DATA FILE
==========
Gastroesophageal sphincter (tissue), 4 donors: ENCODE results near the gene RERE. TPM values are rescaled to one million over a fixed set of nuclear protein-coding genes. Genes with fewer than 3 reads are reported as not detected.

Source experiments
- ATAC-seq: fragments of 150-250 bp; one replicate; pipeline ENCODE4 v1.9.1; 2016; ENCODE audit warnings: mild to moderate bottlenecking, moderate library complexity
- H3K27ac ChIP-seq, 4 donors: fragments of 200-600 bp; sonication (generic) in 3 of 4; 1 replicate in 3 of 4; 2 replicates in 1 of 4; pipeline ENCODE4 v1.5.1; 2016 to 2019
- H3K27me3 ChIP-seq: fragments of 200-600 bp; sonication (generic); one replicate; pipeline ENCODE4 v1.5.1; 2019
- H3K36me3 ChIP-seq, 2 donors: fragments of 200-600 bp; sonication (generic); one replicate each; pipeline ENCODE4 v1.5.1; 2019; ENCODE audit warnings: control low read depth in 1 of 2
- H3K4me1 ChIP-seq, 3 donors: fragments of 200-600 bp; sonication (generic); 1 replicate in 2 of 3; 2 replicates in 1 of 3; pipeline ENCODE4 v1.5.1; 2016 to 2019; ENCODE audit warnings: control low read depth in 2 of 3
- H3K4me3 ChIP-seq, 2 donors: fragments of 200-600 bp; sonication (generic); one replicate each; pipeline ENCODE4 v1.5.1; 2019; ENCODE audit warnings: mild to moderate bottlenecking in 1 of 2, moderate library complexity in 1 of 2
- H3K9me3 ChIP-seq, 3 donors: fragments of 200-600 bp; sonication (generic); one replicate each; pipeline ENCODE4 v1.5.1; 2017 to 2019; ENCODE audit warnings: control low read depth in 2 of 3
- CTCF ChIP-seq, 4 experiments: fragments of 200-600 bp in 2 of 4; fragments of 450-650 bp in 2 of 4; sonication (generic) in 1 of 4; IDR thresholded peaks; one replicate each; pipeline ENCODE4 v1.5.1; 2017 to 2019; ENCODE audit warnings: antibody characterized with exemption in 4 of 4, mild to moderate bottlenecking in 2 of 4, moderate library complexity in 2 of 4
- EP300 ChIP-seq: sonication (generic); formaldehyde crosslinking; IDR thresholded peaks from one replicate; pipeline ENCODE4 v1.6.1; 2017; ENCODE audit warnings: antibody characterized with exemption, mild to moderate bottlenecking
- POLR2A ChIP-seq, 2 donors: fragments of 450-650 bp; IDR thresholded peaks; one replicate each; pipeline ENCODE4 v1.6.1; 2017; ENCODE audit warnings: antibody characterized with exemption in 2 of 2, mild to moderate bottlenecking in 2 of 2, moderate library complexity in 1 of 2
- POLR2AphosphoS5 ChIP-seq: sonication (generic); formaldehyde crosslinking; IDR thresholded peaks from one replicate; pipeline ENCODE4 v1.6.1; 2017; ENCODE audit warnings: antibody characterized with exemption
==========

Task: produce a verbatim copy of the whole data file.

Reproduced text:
Gastroesophageal sphincter (tissue), 4 donors: ENCODE results near the gene RERE. TPM values are rescaled to one million over a fixed set of nuclear protein-coding genes. Genes with fewer than 3 reads are reported as not detected.

Source experiments
- ATAC-seq: fragments of 150-250 bp; one replicate; pipeline ENCODE4 v1.9.1; 2016; ENCODE audit warnings: mild to moderate bottlenecking, moderate library complexity
- H3K27ac ChIP-seq, 4 donors: fragments of 200-600 bp; sonication (generic) in 3 of 4; 1 replicate in 3 of 4; 2 replicates in 1 of 4; pipeline ENCODE4 v1.5.1; 2016 to 2019
- H3K27me3 ChIP-seq: fragments of 200-600 bp; sonication (generic); one replicate; pipeline ENCODE4 v1.5.1; 2019
- H3K36me3 ChIP-seq, 2 donors: fragments of 200-600 bp; sonication (generic); one replicate each; pipeline ENCODE4 v1.5.1; 2019; ENCODE audit warnings: control low read depth in 1 of 2
- H3K4me1 ChIP-seq, 3 donors: fragments of 200-600 bp; sonication (generic); 1 replicate in 2 of 3; 2 replicates in 1 of 3; pipeline ENCODE4 v1.5.1; 2016 to 2019; ENCODE audit warnings: control low read depth in 2 of 3
- H3K4me3 ChIP-seq, 2 donors: fragments of 200-600 bp; sonication (generic); one replicate each; pipeline ENCODE4 v1.5.1; 2019; ENCODE audit warnings: mild to moderate bottlenecking in 1 of 2, moderate library complexity in 1 of 2
- H3K9me3 ChIP-seq, 3 donors: fragments of 200-600 bp; sonication (generic); one replicate each; pipeline ENCODE4 v1.5.1; 2017 to 2019; ENCODE audit warnings: control low read depth in 2 of 3
- CTCF ChIP-seq, 4 experiments: fragments of 200-600 bp in 2 of 4; fragments of 450-650 bp in 2 of 4; sonication (generic) in 1 of 4; IDR thresholded peaks; one replicate each; pipeline ENCODE4 v1.5.1; 2017 to 2019; ENCODE audit warnings: antibody characterized with exemption in 4 of 4, mild to moderate bottlenecking in 2 of 4, moderate library complexity in 2 of 4
- EP300 ChIP-seq: sonication (generic); formaldehyde crosslinking; IDR thresholded peaks from one replicate; pipeline ENCODE4 v1.6.1; 2017; ENCODE audit warnings: antibody characterized with exemption, mild to moderate bottlenecking
- POLR2A ChIP-seq, 2 donors: fragments of 450-650 bp; IDR thresholded peaks; one replicate each; pipeline ENCODE4 v1.6.1; 2017; ENCODE audit warnings: antibody characterized with exemption in 2 of 2, mild to moderate bottlenecking in 2 of 2, moderate library complexity in 1 of 2
- POLR2AphosphoS5 ChIP-seq: sonication (generic); formaldehyde crosslinking; IDR thresholded peaks from one replicate; pipeline ENCODE4 v1.6.1; 2017; ENCODE audit warnings: antibody characterized with exemption